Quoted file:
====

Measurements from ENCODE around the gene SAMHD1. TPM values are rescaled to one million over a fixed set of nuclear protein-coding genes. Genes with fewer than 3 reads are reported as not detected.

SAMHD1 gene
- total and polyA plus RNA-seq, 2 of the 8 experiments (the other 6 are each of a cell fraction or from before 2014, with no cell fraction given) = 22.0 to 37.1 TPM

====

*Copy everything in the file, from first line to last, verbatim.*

Measurements from ENCODE around the gene SAMHD1. TPM values are rescaled to one million over a fixed set of nuclear protein-coding genes. Genes with fewer than 3 reads are reported as not detected.

SAMHD1 gene
- total and polyA plus RNA-seq, 2 of the 8 experiments (the other 6 are each of a cell fraction or from before 2014, with no cell fraction given) = 22.0 to 37.1 TPM